The reality was not that the house was gone, but it was destroyed to the point of no structural integrity. Chris’s father, a carpenter, immediately began pumping the water out of the basement with the help of uncles, friends, teammates, neighbors and other members of the Hillsborough community.
However, as the water seeped away from the basement, the family was left with an even bigger issue: the missing foundation wall.
“As the water went down [from draining], the water pressure that was holding the wall up, you could see the house start to sag, and our kitchen started becoming out of level,” remembered Chris.
Linda’s brother, a hotel contractor, came over the following day with house jacks to keep the family home from completely collapsing. With the wall being held up by jacks, they were able to remove the mud and ruined family possessions that had collected on the floor of the now-empty basement.
The family has lost countless important belongings, including baby pictures and clothing, Linda’s entire winter wardrobe, expensive skiing, mini-biking, hunting, and fishing equipment, bicycles, and their dad’s carpenter tools.
Their sewer system was left unusable after the flood, and the electric panels were completely wrecked. They lost the large back porch their dad had built for the family, fencing in their backyard, their storage shed, their heating and air conditioning units, and their water heater.
With the loss of everything that makes their house a home, the Santa Barbaras filed for insurance coverage to rebuild. The insurance company denied them any money due to the family not having flood insurance, even though their property is surrounded by bodies of water.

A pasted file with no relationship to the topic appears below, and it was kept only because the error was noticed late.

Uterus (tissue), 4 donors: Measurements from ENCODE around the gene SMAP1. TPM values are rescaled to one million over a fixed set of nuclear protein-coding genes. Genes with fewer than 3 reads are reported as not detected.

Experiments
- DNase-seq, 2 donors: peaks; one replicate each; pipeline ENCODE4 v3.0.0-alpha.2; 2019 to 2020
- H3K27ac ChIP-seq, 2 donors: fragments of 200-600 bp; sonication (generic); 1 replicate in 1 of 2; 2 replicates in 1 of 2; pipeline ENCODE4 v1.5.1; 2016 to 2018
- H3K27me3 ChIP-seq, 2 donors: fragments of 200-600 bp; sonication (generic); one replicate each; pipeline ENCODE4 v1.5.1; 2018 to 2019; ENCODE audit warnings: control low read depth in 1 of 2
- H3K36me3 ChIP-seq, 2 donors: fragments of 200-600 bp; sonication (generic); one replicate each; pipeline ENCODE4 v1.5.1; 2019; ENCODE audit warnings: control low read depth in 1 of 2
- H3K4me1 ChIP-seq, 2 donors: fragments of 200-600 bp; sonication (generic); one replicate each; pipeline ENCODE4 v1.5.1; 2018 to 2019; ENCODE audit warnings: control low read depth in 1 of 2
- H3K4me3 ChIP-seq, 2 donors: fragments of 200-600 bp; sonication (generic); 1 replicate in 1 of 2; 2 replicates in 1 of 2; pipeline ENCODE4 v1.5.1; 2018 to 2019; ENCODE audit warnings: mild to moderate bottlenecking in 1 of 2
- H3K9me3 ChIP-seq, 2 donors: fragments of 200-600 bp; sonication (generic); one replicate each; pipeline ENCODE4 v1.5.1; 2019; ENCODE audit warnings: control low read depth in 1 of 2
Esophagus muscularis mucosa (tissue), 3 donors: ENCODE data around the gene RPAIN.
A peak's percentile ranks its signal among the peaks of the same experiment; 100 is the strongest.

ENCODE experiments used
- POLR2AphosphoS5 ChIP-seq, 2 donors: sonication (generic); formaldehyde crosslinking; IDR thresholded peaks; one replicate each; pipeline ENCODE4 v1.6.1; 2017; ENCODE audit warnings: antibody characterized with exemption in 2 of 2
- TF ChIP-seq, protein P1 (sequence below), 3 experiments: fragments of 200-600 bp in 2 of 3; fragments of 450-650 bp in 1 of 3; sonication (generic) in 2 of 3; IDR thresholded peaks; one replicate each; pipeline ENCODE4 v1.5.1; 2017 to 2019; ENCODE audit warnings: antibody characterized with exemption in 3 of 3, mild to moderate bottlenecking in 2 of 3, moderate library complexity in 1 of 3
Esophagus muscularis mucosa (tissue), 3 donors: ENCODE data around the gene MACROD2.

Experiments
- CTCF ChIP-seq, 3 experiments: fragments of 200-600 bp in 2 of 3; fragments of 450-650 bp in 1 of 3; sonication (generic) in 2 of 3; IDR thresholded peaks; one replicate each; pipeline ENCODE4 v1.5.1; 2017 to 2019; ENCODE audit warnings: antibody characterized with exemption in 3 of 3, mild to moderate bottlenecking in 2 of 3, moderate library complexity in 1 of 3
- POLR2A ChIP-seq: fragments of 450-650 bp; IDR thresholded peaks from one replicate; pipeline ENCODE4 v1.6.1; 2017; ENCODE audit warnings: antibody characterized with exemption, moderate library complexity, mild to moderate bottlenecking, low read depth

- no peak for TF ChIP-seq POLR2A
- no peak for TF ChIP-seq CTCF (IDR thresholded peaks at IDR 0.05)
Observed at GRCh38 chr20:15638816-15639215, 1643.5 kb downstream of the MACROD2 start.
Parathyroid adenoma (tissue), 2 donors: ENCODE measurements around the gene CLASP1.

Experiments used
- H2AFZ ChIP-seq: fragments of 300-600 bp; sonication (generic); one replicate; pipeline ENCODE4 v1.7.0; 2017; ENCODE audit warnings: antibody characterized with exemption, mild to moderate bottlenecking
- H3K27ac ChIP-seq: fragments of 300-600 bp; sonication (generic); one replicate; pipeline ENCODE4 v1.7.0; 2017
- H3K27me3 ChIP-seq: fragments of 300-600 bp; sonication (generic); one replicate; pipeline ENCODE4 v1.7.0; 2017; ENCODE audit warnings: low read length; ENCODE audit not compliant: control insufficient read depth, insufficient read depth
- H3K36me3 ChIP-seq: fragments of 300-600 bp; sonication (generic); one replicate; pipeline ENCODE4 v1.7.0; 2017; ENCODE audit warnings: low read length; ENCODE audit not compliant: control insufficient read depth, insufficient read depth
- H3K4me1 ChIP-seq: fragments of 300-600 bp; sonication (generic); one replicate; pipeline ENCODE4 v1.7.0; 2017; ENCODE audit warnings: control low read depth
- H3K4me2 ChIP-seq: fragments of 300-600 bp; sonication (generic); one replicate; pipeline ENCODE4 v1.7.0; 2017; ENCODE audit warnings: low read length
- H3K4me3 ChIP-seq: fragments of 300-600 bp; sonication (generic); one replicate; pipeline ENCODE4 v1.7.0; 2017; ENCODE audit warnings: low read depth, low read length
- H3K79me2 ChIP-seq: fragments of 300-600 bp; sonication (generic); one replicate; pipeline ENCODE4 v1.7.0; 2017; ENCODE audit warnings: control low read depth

“There’s a two-acre pond behind our house, and then there’s a pond across the street, and the two connected [during the storm],” said Chris.
“We don’t technically have flood insurance; even with both the ponds across the street and behind the house, we’re not technically in a flood zone, so we weren’t required to have flood insurance. Any way you word your claim, the only word it comes back to is ‘water,’” he added.
Fortunately, though the family is struggling financially, they have had an outpouring of support from their community, family, and friends. Volunteers, along with the family themselves, have been working around the clock alongside contractors and masons to cut costs and give the family financial assistance however possible.
Dinardi, who has been best friends with Linda since the third grade, has been housing the Santa Barbara family in her home since that terrible Sept. 1 evening. She said she would do anything to help her friends.
“I just want them to be safe and comfortable,” Dinardi said through tears.
“Linda Santa Barbara has been my safety my whole life, she has stood up for me. She’s my very best friend, my family that I chose, so having them at the house feels very natural.”
Now, the family has their basement cleared and are waiting for the mason to finish reconstructing the foundation wall. They’re hoping FEMA, the Federal Emergency Management Agency, will give them the full award of $35,000 to cover rebuilding expenses, but Dinardi said the damages they have will cost them well over $100,000.
Dinardi started a GoFundMe campaign with a $50,000 goal because she knew the humble family would not have done it themselves. Currently, $15,010 has been raised, but it’s nowhere near the amount of money the family will need to rebuild and replace all they have lost.
“They’re such good people; kind, hard working, lovely people,” said Dinardi.
“Just a small donation, anything would be appreciated, and if they can’t make a donation they could share it on social media. The more that word gets out there, the better we’ll be,” she added.
If anyone is interested in donating to the Santa Barbaras, click their GoFundMe link here: https://www.gofundme.com/f/help-the-santabarbaras-rebuild-their-home.